6.3.4 show vlt vlt-port-detail .266.3.5 show vlt mismatch .266.3.6 show uplink-state-group .266.3.7 show spanning-tree rstp brief .277Example 2: Layer 3 with Dell EMC leaf and spine switches using eBGP .287.1S4148F-ON leaf switch configuration .297.2Z9100-ON spine switch configuration.337.3Example 2 validation .357.3.1 show ip bgp summary.367.3.2 show ip route bgp .367.3.3 Dell EMC Networking leaf switch validation commands previously covered .374ADell EMC Networking ONIE switch factory default settings .39BValidated hardware and operating systems .40CTechnical support and resources .41DSupport and Feedback .42Dell EMC Networking Layer 3 Leaf-Spine Deployment and Best Practices with OS10 Version 1.0Internal Use - Confidential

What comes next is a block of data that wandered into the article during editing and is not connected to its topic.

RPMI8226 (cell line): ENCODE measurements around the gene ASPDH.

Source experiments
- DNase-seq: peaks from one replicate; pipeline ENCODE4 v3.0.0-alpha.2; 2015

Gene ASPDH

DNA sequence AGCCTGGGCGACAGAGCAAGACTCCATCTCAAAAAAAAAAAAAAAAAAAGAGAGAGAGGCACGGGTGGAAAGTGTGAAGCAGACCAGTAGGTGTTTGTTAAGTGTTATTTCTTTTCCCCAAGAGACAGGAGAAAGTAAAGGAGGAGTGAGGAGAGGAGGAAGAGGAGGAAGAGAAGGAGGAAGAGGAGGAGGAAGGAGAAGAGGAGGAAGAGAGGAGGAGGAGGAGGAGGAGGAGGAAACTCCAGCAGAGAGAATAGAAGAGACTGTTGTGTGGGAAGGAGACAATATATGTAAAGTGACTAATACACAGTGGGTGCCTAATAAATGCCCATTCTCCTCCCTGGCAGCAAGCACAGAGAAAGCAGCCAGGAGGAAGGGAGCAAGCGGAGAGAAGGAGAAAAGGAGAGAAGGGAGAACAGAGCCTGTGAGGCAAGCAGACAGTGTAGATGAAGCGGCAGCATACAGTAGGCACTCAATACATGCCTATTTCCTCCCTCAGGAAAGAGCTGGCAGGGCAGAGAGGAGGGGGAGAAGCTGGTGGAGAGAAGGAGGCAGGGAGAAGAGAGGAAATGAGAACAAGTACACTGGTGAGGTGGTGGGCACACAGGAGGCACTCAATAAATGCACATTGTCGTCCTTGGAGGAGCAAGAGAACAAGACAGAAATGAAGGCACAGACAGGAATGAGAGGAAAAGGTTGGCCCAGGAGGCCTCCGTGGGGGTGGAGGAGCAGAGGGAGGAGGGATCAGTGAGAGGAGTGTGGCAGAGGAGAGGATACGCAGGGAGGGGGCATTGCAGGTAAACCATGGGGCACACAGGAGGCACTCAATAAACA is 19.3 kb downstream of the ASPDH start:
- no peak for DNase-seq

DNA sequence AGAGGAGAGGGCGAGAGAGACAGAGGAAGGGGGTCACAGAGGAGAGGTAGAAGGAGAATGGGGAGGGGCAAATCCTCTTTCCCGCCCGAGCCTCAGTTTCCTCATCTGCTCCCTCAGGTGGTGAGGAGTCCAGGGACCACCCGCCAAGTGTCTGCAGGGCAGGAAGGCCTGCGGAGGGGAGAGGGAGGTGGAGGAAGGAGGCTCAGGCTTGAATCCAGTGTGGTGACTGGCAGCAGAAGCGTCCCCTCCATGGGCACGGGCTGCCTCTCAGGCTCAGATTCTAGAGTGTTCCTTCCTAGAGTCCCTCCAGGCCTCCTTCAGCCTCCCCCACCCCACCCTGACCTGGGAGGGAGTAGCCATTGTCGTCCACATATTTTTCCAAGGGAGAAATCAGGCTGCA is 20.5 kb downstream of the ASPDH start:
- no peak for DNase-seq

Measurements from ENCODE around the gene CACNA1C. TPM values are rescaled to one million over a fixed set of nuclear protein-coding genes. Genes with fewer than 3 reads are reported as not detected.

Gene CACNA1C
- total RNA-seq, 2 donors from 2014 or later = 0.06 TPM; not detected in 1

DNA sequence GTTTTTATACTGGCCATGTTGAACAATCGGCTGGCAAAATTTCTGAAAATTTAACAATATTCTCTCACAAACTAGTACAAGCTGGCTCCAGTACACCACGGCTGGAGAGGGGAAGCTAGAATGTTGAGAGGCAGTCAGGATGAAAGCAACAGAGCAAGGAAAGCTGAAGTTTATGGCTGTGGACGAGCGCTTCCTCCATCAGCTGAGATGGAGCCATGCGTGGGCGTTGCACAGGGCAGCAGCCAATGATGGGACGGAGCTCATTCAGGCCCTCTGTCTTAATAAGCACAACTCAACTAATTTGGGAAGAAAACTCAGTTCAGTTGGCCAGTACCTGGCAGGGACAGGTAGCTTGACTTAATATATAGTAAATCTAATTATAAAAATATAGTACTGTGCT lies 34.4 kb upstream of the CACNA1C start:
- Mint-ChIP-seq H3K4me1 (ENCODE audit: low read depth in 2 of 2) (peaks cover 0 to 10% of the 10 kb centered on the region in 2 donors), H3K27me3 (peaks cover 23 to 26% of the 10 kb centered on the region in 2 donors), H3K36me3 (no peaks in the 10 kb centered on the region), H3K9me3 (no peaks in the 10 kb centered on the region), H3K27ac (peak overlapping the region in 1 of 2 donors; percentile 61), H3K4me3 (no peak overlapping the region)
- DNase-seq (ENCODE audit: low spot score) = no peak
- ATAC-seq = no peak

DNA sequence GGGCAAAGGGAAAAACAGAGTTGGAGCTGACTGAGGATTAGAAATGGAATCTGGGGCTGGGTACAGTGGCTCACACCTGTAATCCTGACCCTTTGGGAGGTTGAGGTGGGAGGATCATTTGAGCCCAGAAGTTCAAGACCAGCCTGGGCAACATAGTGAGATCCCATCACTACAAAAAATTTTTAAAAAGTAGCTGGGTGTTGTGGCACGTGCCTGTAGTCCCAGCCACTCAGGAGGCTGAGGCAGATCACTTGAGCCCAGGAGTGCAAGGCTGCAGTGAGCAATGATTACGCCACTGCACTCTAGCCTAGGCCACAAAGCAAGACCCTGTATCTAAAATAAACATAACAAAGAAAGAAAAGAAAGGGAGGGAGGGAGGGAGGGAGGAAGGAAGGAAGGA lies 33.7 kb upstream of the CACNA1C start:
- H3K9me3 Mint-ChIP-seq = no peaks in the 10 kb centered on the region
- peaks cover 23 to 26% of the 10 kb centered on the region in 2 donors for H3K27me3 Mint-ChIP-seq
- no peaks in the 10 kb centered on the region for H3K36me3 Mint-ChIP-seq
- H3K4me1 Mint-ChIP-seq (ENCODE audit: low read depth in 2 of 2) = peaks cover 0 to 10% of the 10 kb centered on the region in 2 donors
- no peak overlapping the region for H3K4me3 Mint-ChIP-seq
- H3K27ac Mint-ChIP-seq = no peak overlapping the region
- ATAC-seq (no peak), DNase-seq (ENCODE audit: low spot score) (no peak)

1IntroductionData center networks have traditionally been built in a three-layer hierarchical tree consisting of access,aggregation and core layers as shown in Figure 1.CoreSpine 1AggregationAccessHierarchical networking modelDue to increasing east-west traffic within the data center (server-server, server-storage, etc.), an alternative tothe traditional access-aggregation-core network model is becoming more widely used. This architecture,shown in Figure 2, is known as a leaf-spine network and is a non-blocking network where all devices areexactly the same number of hops away.SpineLeafLeaf-spine architectureIn a leaf-spine architecture, the access layer is referred to as the leaf layer. Servers and storage devicesconnect to leaf switches at this layer. At the next level, the aggregation and core layers are collapsed into asingle spine layer. Every leaf switch connects to every spine switch to ensure that all leaf switches are nomore than one hop away from one another. This minimizes latency and the likelihood of bottlenecks in thenetwork.A leaf-spine architecture is highly scalable. As administrators add racks to the data center, a pair of leafswitches are added to each new rack. Spine switches may be added as bandwidth requirements increase. Ifthe initial spine layer is exhausted an additional layer can be deployed creating a 3-tier model.The interconnections between leaf and spine are dynamically routed. This deployment guide provides stepby-step configuration examples using eBGP or OSPF to provide dynamic routing. It includes examples usingDell EMC Networking switches at both the leaf and spine layers. The objective is to enable a networkadministrator or engineer to deploy a layer 3 leaf-spine architecture using the examples provided.5Dell EMC Networking Layer 3 Leaf-Spine Deployment and Best Practices with OS10 Version 1.0Internal Use - Confidential